The following article will be published in the Equipment Journal in October:
Excavators and skid-steers are ubiquitous throughout construction sites, so it only makes sense to use them to their fullest capacity. This is the main idea behind compaction attachments. After all, why buy a dedicated compacting machine if it is just going to sit on the side-lines most of the time? The attachments minimize the amount of additional equipment required on the job site, saving time and increasing the productivity of your heavy equipment.
Since the hydraulic compactor was invented by Allied Construction Products in 1965, compactors have evolved into highly versatile tools. As well as compacting excavated soil, some compactor attachments can drive piles, posts, and pipe, and break up hardened materials.
Compaction attachments are available to fit on any size carrier, from your smallest mini-excavator or skid-steer, to the largest excavators capable of managing compactors exerting forces of 40,000 pounds or more.
Compaction attachments may take the format of tamping plates, vibratory plates, vibratory rollers and static rollers. Within these formats, the compactor will use either a dynamic or static form of action. Dynamic compactors use hydraulic-powered vibration to remove air and shift soil into a more compact format, or impact force to physically push soil into place. Static compactors use downward force created by the carrier, and may also apply a “kneading” action by employing pads on the surface of the plate or roller, as in the case of sheepsfoot rollers.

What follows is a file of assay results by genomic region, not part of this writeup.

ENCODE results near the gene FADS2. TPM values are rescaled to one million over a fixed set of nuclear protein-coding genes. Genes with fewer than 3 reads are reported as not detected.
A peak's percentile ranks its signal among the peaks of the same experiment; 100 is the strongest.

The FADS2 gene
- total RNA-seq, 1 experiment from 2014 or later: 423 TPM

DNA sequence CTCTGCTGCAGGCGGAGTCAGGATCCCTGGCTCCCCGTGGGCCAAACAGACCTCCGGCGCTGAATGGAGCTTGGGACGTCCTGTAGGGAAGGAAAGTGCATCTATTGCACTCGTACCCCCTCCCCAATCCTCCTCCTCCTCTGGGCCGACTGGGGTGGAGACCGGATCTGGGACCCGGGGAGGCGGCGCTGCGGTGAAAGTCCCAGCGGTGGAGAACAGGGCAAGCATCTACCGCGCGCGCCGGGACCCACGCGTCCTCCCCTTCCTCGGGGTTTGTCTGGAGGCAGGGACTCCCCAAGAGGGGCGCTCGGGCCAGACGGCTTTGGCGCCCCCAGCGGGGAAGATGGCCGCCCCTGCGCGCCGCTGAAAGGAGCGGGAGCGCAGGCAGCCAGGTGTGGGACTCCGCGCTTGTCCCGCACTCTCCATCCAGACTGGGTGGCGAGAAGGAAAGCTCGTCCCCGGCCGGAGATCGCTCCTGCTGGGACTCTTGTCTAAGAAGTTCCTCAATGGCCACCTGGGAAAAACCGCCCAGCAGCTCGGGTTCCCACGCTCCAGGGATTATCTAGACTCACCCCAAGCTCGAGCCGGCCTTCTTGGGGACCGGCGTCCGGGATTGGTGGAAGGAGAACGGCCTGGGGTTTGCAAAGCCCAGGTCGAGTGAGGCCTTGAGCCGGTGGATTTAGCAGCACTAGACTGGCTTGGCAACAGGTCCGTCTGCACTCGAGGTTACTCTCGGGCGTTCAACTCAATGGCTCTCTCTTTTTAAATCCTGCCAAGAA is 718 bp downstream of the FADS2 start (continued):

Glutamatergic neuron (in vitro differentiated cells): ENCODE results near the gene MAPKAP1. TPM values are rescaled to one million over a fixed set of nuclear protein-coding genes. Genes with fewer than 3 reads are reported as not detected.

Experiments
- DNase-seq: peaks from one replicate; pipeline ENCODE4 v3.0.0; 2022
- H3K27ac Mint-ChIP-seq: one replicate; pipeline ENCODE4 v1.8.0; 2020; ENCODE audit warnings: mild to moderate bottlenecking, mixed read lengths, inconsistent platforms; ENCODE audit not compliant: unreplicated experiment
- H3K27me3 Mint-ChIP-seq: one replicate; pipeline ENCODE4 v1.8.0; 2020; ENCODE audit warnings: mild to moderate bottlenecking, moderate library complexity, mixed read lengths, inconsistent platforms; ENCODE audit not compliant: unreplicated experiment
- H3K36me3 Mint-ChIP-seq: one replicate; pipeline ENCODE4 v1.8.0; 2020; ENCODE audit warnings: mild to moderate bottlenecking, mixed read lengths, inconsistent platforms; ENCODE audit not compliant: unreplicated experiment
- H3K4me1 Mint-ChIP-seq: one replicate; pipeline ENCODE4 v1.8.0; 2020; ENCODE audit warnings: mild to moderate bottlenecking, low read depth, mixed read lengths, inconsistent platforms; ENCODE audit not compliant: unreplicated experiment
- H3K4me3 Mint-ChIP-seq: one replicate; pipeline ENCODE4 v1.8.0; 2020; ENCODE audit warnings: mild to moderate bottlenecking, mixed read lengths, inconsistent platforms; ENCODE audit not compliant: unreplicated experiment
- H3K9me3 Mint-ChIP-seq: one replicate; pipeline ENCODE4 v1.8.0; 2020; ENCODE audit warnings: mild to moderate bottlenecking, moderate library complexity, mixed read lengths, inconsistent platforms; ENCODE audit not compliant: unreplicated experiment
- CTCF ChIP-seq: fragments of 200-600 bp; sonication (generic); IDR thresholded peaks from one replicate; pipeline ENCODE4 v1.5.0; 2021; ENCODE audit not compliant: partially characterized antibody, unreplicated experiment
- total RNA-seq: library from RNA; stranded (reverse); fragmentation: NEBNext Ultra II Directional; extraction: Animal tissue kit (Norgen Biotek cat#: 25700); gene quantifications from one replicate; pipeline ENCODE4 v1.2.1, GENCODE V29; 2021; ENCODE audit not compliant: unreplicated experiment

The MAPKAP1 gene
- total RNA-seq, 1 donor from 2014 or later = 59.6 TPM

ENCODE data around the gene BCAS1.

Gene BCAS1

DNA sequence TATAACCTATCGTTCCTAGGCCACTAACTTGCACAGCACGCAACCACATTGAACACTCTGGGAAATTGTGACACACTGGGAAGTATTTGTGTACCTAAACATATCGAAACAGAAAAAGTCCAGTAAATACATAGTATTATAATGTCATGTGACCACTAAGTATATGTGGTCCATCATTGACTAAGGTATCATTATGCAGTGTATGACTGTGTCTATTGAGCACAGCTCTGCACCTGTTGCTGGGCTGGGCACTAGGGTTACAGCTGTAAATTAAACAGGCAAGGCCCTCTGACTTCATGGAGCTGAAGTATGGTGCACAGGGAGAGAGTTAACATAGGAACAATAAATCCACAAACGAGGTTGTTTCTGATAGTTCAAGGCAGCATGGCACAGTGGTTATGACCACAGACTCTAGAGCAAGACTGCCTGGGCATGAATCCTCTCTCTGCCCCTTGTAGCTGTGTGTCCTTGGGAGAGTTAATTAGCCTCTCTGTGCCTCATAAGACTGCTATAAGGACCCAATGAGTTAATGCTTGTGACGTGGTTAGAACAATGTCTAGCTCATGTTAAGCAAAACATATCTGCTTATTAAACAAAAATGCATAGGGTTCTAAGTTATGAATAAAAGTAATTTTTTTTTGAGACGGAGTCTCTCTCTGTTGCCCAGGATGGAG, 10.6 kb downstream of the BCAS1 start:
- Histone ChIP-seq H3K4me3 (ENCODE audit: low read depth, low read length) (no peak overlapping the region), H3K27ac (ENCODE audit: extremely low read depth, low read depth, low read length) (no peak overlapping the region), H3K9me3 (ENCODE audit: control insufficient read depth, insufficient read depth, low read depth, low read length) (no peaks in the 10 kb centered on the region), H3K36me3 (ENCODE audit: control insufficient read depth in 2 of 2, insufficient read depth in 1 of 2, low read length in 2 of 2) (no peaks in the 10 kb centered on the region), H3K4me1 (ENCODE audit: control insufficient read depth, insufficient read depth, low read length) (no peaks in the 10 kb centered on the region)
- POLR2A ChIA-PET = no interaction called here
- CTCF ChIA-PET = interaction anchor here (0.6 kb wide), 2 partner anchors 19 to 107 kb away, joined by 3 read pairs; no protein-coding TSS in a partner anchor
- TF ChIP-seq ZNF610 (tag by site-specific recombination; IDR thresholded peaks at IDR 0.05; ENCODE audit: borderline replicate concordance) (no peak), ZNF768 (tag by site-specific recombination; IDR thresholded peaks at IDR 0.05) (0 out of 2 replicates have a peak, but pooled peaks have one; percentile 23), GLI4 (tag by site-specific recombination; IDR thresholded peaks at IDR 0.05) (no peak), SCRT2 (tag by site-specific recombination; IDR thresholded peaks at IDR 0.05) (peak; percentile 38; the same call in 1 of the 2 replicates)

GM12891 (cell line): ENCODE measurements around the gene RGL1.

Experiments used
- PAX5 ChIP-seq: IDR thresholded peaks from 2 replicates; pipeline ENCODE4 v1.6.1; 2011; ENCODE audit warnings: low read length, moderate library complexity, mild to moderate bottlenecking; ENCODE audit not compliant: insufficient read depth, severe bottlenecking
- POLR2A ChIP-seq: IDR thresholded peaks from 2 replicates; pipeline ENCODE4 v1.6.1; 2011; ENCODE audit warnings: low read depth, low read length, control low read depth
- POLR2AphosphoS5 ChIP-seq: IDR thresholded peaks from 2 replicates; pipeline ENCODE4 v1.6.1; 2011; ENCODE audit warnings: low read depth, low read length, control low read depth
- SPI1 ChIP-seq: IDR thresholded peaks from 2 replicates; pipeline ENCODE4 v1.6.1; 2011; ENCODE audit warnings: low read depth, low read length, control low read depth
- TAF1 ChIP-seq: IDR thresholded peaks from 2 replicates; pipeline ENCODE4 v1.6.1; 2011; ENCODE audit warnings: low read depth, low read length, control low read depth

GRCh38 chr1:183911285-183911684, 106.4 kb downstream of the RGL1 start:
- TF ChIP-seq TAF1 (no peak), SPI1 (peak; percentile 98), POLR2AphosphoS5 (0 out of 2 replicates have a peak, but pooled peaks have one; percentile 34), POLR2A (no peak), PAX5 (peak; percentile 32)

If soil is more than 50% granular in composition, then dynamic vibratory compactors are ideal, since the soil moves freely under vibration. If however, the soil is less than 50% granular (higher in clay), then impact-style dynamic compactors, or static compactors work best, because the soil is pushed into a more compact shape. The space being worked on also determines the best compaction type. The less confined the space is, the less effective impact and static compaction becomes, since it tends to push the soil outwards. Where possible, use vibratory compaction in open areas, as long as you have suitable soil types and conditions.
There are other reasons besides cost savings to choose compaction attachments over dedicated equipment: ease of use and safety. Since the compaction attachment is added to the boom of an excavator, the compactor can be used in areas such as heavily sloped trenches or narrow ditches, without having to physically lower down a machine. This has the added benefit of keeping workers safe by not exposing them to the possibility of collapsing ditch sides.
With the advantages of cost savings, flexibility, ease of use and safety, compaction attachments make a great edition to most construction projects.